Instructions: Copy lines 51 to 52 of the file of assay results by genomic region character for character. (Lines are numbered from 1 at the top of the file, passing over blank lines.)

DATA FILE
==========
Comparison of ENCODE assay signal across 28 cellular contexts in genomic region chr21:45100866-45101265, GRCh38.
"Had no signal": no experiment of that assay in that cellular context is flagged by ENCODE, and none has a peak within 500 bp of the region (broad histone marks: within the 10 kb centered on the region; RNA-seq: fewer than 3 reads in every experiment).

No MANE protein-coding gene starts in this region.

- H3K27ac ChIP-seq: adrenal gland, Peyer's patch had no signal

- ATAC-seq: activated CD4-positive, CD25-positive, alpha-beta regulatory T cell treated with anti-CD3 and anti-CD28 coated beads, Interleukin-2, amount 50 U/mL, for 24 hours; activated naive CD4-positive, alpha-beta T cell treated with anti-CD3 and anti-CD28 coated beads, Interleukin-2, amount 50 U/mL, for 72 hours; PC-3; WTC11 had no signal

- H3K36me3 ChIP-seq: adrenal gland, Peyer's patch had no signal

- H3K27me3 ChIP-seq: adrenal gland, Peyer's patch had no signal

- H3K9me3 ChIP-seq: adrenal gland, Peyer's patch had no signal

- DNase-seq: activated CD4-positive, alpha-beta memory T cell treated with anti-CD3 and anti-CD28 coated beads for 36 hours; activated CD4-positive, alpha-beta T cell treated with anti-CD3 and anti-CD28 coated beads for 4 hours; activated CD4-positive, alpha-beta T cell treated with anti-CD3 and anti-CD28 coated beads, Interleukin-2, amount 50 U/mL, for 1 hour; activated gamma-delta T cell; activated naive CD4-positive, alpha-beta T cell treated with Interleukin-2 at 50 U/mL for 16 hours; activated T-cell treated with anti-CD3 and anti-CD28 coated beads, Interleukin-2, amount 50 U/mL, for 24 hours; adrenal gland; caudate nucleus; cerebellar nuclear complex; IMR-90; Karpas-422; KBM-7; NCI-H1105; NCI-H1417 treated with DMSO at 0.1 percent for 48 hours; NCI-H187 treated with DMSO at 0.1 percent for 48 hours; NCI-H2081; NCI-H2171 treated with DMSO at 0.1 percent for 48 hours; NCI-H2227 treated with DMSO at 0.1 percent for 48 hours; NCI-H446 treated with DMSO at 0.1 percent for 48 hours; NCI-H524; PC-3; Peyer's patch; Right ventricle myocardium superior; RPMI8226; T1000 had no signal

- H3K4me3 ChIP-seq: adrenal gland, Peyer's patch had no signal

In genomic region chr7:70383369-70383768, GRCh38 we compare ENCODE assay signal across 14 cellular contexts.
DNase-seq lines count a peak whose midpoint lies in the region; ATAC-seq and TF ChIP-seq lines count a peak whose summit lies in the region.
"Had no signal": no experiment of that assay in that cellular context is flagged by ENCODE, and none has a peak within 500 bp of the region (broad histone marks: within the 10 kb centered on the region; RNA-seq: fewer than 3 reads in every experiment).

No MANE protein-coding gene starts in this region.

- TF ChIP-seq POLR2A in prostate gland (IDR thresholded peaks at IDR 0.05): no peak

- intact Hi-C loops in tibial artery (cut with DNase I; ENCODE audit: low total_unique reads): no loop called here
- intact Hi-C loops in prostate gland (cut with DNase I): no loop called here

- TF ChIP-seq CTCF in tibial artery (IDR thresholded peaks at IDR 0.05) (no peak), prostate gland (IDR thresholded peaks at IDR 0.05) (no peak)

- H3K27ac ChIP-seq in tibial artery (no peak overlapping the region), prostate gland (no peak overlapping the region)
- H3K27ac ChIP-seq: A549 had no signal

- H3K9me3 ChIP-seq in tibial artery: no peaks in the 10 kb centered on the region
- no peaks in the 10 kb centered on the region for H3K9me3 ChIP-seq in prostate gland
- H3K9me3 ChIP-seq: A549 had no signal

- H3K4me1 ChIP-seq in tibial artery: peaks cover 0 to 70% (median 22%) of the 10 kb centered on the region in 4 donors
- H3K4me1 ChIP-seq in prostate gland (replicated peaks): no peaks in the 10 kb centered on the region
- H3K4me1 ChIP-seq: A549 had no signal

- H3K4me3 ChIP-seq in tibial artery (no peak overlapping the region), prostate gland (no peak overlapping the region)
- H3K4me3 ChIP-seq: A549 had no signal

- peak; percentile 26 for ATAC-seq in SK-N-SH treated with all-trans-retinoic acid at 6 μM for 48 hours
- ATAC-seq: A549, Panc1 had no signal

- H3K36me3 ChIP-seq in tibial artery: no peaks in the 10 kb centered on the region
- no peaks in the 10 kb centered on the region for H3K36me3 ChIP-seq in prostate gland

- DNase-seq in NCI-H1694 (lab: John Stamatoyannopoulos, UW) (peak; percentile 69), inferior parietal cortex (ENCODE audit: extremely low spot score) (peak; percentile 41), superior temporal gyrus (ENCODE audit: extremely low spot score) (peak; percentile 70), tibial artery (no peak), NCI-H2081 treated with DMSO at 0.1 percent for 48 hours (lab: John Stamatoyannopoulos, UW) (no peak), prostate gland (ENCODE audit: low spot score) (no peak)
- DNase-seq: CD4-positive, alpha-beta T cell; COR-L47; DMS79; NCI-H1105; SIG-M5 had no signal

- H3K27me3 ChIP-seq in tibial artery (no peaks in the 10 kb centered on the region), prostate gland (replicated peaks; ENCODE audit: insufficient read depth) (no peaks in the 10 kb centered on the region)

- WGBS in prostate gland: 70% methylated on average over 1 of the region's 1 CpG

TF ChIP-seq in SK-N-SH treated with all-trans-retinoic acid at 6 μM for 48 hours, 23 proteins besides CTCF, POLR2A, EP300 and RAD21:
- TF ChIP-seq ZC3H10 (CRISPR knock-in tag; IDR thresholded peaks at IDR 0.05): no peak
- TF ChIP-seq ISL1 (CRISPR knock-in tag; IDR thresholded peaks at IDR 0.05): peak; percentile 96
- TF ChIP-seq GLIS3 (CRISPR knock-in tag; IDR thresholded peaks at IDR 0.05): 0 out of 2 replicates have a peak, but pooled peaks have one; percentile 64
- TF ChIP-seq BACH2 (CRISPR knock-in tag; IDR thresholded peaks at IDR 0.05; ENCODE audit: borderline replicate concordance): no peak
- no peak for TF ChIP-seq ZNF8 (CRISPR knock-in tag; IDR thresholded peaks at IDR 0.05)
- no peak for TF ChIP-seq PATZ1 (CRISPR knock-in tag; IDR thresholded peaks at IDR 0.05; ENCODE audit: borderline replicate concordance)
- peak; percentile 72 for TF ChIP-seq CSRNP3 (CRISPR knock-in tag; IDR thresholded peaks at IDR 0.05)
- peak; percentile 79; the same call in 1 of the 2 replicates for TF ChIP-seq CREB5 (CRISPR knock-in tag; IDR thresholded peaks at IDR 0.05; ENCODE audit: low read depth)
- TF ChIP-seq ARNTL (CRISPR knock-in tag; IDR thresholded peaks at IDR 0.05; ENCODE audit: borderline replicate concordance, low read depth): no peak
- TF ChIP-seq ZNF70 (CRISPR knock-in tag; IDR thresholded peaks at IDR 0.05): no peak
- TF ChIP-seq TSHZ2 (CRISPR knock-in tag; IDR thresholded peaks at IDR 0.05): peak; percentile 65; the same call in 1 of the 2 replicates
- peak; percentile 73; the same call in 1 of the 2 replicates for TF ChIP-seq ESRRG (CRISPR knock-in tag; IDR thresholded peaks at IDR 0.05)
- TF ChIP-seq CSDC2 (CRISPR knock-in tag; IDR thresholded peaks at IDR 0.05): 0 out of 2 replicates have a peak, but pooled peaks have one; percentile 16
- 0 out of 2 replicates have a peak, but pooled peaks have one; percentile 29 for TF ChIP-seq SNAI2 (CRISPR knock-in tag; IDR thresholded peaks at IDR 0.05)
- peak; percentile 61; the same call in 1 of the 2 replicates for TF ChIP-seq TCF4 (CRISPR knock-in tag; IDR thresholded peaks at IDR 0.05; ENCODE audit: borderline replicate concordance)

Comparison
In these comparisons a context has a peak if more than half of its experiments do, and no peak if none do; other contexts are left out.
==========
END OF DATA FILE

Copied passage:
- 0 out of 2 replicates have a peak, but pooled peaks have one; percentile 29 for TF ChIP-seq SNAI2 (CRISPR knock-in tag; IDR thresholded peaks at IDR 0.05)
- peak; percentile 61; the same call in 1 of the 2 replicates for TF ChIP-seq TCF4 (CRISPR knock-in tag; IDR thresholded peaks at IDR 0.05; ENCODE audit: borderline replicate concordance)